By Savannah Gilmore
In 2018, the buzzwords in most state tax conversations were "remote sales taxation."
The U.S. Supreme Court handed down a landmark decision in South Dakota v. Wayfair, eliminating the requirement that businesses must be physically present in a state before their sales can be taxed and granting states the ability to collect taxes from out-of-state internet retailers.
For nearly two decades—LeBron James was a freshman in high school when we started tracking this issue—NCSL has championed efforts in Congress and in the states to fix the remote sales tax issue. It has been eight months since the decision, and remote sales tax is still a prominent topic in state tax conversations.
The case centered around a South Dakota law that required out-of-state remote sellers with a certain number of sales into the state to collect and remit sales taxes. The court sided with South Dakota because the state showed that such a requirement was not overly burdensome for interstate sellers.
The court’s majority made specific note of the fact that South Dakota’s law was not retroactive and provided a safe harbor for smaller remote vendors. The court also noted, in response to concerns that the collection requirement will be overly complex for small businesses, that South Dakota has signed on to the Streamlined Sales and Use Tax Agreement, which standardizes taxes across states to lower compliance costs, requires state-level tax administration, and provides internet vendors with access to sales tax administration software paid for by the state. Sellers who use the software are immune from audit liability.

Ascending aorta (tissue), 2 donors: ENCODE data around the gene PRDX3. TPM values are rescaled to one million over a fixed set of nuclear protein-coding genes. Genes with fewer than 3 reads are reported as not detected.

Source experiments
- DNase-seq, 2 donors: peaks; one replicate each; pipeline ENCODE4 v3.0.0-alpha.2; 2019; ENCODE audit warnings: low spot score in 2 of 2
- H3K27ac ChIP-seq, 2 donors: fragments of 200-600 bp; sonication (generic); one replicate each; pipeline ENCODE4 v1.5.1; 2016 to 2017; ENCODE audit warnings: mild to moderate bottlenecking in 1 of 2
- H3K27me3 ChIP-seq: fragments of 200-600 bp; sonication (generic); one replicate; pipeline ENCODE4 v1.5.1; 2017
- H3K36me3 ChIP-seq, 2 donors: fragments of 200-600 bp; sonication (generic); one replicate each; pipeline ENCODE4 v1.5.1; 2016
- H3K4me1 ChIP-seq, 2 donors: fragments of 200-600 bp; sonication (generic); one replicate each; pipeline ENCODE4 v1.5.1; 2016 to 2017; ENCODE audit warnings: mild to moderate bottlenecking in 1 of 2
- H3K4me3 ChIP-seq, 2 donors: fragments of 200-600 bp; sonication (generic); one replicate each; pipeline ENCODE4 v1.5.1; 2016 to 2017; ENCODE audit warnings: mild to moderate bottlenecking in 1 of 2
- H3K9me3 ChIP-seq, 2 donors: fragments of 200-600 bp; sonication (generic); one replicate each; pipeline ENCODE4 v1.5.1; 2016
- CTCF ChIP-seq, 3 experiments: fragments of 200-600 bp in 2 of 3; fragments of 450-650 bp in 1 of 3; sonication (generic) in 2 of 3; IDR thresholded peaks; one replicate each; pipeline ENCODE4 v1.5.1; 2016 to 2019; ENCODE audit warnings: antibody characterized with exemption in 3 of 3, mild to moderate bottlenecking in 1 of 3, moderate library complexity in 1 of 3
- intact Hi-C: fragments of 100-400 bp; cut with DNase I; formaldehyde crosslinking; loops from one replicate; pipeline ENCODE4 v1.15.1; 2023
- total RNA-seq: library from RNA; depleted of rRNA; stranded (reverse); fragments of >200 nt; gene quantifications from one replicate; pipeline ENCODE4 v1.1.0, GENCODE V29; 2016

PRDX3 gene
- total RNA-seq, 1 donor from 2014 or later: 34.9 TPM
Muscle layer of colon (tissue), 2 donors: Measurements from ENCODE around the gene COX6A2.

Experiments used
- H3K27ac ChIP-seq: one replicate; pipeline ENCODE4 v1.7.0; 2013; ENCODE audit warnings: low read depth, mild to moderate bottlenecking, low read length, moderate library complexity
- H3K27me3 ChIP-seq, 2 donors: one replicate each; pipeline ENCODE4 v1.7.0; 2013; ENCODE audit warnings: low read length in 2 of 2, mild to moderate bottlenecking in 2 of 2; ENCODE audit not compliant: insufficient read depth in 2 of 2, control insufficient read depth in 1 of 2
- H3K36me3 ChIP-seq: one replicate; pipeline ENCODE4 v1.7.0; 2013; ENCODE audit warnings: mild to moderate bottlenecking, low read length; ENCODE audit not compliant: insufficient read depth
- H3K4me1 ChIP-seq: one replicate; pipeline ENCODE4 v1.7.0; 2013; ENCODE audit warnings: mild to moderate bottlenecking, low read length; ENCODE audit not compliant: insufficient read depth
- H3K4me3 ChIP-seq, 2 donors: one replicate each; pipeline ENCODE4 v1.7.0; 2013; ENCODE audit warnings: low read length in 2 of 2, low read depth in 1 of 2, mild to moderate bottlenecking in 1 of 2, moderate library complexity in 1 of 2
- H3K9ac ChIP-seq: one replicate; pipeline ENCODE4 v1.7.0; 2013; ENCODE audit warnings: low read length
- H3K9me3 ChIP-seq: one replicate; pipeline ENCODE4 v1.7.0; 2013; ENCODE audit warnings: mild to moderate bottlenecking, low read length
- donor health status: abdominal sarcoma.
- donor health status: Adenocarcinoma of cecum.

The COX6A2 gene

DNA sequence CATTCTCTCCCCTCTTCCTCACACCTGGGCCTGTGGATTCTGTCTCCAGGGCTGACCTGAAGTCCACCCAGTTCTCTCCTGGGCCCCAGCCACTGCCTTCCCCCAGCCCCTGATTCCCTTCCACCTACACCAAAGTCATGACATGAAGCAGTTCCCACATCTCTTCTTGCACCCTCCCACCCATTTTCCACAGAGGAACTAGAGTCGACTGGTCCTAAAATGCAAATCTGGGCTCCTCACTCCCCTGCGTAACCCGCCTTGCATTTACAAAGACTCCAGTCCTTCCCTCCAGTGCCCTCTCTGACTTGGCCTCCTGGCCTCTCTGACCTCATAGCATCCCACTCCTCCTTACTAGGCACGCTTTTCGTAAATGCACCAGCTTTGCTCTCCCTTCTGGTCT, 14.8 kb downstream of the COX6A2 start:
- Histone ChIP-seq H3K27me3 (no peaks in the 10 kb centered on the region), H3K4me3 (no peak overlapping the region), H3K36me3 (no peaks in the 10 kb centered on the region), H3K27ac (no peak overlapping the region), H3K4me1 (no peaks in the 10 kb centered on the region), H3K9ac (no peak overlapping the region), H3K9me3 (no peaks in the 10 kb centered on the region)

Numerous states with a sales tax and the District of Columbia have taken action to enforce remote sales tax collection. As of Feb. 7, 28 states and the District of Columbia require remote sellers to collect taxes. Several more states allow businesses to elect to collect or report on remote sales. States that have taken legislative action post-Wayfair have generally modeled their laws after South Dakota, but some collection efforts have been led by departments of revenue if statutory authority was already provided.
NCSL’s Executive Committee Task Force on State and Local Taxation developed principles of state implementation after South Dakota v. Wayfair. It offers a first step for policymakers to consider as they look to establish the new laws and regulations required to gain collection authority.
A growing trend in remote sales taxation is marketplace collection. Marketplace provisions aim to transfer collection responsibilities from third-party sellers to marketplace facilitators. Marketplace facilitators refer to a marketplace that contracts with third-party sellers to sell goods and services through the marketplace’s platform.
States began enacting these laws in 2017. As of Jan. 23, 10 states and the District of Columbia have marketplace facilitator collection provisions, which will trigger these online platforms to collect and remit taxes for their third-party sellers.
Be sure to check out NCSL’s updated webpage highlighting state remote sales tax collection. It contains detailed information on the Streamlined Sales and Use Tax Agreement, state action on remote sales tax collection, revenue matters and federal legislation. Additionally, it highlights NCSL’s federal correspondence post-Wayfair.
Savannah Gilmore is a policy associate in NCSL's Fiscal Affairs Program.